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c – SEG Fault in PHP extension

Posted by: admin July 12, 2020 Leave a comment

Questions:

I wrote a PHP extension to access functions in a static lib, I built PHP as a CGI, and everything seemed to work (after days of working on it..)

Thrilled once everything worked, I re-compiled PHP without debugging messages I had in it. (php_printf("here111"); …. php_printf("sending arguments...");)

Then, it just stopped working. The function I’m calling in the static lib works, I’ve tested it by calling it directly from another executable.

I built PHP with debugging symbols (--enable-debug) and can debug it to a certain degree in gdb.

I’m still struggling to figure out what’s wrong. It seems that the function in the lib (diffFst) cannot seem to read the input arguments.

268     if (zend_parse_parameters(ZEND_NUM_ARGS() TSRMLS_CC, "ssssssd",
269        &filA, &filA_len,
270        &nomvarA, &nomvarA_len,
271        &filB, &filB_len,
272        &nomvarB, &nomvarB_len,
273        &filO, &filO_len,
274        &newnomvar, &newnomvar_len,
275        &mult
276        ) == FAILURE) {
277         RETURN_LONG(-100);
278     }
279 
280     php_printf("Read arguments:\nfilA: %s, nomvara: %s\nfilB: %s, nomvarB: %s\nfilO: %s, nomvarO: %s\nMult: %0.3f\n",
281        filA,nomvarA, filB,nomvarB, filO,newnomvar, mult);
282 
285     ier = difffst_(filA,nomvarA, filB,nomvarB, filO,newnomvar, mult);

When I call this function, the php_printf() statement works and prints out the right values. When I let it call the difffst_ function however, I get a segfault when it tries to read the input variables.

The diffFst function is written in fortran:

  5 function diffFst(filA, nomvara, filB, nomvarb, filO, newnomvar, change, write_tictac, in_verbose) result(ier)
 10     implicit none
 11 

 12     character (len=*), intent(IN) :: filA, filB, filO
 13     character (len=*), intent(IN) :: nomvara, nomvarb, newnomvar
 14 
 16     real, intent(IN) :: change
 17     logical, intent(IN) :: write_tictac
 18 
 19     logical, intent(IN), optional :: in_verbose
 21     logical :: verbose = .false.
 27     integer :: ier
...
117     ier = fstouv(iuna, 'RND')
118     IF (ier < 0) THEN
119         if (verbose) write(stderr,'(2A)') "Could not fstouv FST file ", trim(filA)
120     ELSE
121         nmax = fstnbr(iuna);
122         if (verbose) write(stdout,'(3A,I6,A)') "Succesfully opened ", trim(filA), ' with ', nmax, ' records'
123         allocate(liste(nmax))
124     END IF

Specifically, it fails at line 122 (according to the debugger) when it tries to read filA.

I have no idea why, I’ve tried:

  • Making the function a subroutine
  • Making the function a fortran function
  • Making the function a ‘pure’ function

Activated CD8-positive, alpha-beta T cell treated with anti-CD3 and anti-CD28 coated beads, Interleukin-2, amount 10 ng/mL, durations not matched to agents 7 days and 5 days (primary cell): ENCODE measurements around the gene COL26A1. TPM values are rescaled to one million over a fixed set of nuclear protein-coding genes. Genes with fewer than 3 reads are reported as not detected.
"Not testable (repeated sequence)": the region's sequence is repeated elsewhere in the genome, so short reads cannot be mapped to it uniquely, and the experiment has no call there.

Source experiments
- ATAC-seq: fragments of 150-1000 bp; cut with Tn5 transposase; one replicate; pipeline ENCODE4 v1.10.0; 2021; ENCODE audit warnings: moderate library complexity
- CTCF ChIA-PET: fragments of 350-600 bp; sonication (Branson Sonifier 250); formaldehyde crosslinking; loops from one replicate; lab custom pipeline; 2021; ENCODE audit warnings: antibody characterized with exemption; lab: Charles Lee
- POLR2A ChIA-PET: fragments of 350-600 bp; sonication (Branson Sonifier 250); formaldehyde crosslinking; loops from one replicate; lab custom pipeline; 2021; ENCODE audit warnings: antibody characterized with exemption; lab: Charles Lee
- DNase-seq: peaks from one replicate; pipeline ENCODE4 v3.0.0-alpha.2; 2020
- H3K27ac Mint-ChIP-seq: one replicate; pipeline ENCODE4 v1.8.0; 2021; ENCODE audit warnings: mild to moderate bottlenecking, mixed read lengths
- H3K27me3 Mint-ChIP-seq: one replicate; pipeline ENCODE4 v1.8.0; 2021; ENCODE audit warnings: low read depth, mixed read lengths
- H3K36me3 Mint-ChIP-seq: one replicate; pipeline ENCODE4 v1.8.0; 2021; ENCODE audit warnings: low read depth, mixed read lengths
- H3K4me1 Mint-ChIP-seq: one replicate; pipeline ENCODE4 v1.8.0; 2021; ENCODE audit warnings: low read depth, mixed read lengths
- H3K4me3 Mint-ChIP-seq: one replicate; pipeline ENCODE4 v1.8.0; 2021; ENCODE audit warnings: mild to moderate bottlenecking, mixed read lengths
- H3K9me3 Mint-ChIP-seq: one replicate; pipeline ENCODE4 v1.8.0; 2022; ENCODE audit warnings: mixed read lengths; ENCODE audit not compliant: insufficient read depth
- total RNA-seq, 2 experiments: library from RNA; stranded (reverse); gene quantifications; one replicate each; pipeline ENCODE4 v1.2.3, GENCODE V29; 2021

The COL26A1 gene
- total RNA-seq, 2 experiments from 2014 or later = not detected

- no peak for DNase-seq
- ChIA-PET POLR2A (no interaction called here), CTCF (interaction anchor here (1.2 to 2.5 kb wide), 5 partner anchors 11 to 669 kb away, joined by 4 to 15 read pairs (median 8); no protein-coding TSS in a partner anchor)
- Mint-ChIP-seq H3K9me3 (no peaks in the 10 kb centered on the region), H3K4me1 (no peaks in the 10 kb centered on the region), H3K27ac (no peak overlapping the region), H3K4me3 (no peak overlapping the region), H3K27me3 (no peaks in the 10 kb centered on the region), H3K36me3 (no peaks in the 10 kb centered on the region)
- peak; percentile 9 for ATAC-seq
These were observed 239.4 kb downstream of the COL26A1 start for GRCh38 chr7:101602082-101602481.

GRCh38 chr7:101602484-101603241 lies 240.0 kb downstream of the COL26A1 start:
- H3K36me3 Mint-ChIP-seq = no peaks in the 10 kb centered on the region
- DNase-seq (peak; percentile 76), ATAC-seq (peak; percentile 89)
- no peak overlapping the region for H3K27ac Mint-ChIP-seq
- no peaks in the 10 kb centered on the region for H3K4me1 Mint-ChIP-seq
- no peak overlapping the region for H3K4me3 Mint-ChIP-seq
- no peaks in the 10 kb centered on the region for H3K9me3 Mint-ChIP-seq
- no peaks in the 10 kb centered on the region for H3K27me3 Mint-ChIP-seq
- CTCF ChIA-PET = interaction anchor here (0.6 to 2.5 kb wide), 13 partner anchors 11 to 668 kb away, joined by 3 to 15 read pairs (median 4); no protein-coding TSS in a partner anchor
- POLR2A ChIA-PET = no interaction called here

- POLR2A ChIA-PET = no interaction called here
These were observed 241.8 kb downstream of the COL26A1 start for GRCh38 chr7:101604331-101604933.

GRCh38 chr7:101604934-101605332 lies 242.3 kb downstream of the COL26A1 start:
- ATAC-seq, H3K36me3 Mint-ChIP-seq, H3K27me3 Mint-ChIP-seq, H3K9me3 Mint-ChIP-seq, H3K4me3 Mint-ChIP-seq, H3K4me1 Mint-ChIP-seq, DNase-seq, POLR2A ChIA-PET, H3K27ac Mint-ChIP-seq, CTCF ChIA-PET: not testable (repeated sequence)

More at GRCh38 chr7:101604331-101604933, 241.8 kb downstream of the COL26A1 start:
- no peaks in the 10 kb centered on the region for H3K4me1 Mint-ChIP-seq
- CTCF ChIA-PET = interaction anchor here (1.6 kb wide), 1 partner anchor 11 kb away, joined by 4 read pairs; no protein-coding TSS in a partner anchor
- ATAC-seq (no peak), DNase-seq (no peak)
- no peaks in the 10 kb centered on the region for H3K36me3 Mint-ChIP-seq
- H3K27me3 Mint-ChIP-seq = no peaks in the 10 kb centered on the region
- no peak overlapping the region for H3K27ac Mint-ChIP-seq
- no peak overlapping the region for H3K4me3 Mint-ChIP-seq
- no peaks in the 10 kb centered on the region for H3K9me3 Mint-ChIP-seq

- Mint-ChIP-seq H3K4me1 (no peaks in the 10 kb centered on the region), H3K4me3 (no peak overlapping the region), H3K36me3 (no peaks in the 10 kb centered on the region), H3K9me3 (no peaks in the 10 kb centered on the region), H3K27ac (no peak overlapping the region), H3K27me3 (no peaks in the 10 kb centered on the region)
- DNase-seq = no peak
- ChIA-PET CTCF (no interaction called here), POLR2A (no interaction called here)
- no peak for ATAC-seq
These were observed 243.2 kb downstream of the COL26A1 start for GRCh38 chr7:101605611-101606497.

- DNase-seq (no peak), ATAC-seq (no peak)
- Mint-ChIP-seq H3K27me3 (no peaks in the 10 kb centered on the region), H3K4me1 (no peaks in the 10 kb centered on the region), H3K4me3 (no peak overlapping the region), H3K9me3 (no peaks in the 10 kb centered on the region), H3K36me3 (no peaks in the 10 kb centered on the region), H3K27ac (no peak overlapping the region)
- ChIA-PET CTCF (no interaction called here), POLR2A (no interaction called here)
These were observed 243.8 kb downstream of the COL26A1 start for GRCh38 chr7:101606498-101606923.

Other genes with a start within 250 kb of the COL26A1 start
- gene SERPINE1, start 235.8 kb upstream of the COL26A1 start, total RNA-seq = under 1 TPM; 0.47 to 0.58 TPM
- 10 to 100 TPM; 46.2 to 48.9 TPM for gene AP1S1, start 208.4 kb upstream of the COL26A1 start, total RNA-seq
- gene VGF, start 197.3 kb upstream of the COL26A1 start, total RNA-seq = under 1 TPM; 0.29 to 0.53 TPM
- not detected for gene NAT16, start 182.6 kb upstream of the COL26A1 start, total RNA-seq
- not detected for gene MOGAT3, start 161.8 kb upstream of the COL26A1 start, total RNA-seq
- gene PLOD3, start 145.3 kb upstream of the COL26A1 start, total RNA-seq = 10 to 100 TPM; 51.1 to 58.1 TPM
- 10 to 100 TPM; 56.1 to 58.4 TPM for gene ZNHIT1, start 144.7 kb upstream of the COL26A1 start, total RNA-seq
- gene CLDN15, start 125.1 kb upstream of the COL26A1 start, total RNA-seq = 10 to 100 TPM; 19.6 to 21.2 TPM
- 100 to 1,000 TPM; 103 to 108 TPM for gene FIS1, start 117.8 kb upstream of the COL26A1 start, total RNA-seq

• Having return values (that’s what is there now, the ier = ..)
  • Having return statements in the code, removing the return statements
  • Tried printing things out to stdout, and to log files

It just seems like the data isn’t being passed properly. Even in the debugger, I can’t read the arguments.

The frustrating thing is, at one point this just worked.. I’ve checked file permissions, checked paths, etc.. And I can run the function from a fortran wrapper executable just fine.

Is there a trick I’m missing?

Thanks

How to&Answers:

Took a while, and needed additional help (issues like this)

Basically two things had to change:

  • Pass integers by reference
  • Accept strings properly

The first is easy, simply ier=func(..., &integer_var, ...)

The second involved passing the length of the string. There may have been an easier way to do this (sensing string length by looking for the \0) but they didn’t work out. So, now I pass

ier = func(str,strlen,...)

Then in Fortran, I accept the string as

character(kind=c_char,len=strlen), intent(IN) :: str

The specific changes to the fortran code above are

11     use, intrinsic :: iso_c_binding
12     use interfaces_rmnutils
13     implicit none
16     integer(kind=c_int), intent(IN) :: len_filA, len_filB, len_filO
17     character (kind=c_char,len=len_filA), intent(IN) :: filA
18     character (kind=c_char,len=len_filB), intent(IN) :: filB
19     character (kind=c_char,len=len_filO), intent(IN) :: filO

When it was working, it must have been before I attempted to read in the strings as (len=*), and integers were being passed in as references, so they’d have had random values essentially.

Thanks for everyone’s else!

Answer:

Your program, seems, currupts the stack. Stack corruption usually comes with improper usage of pointers. Check carefully (investigate contents of variables using debugger or simple footprints) right before suspicious function calls.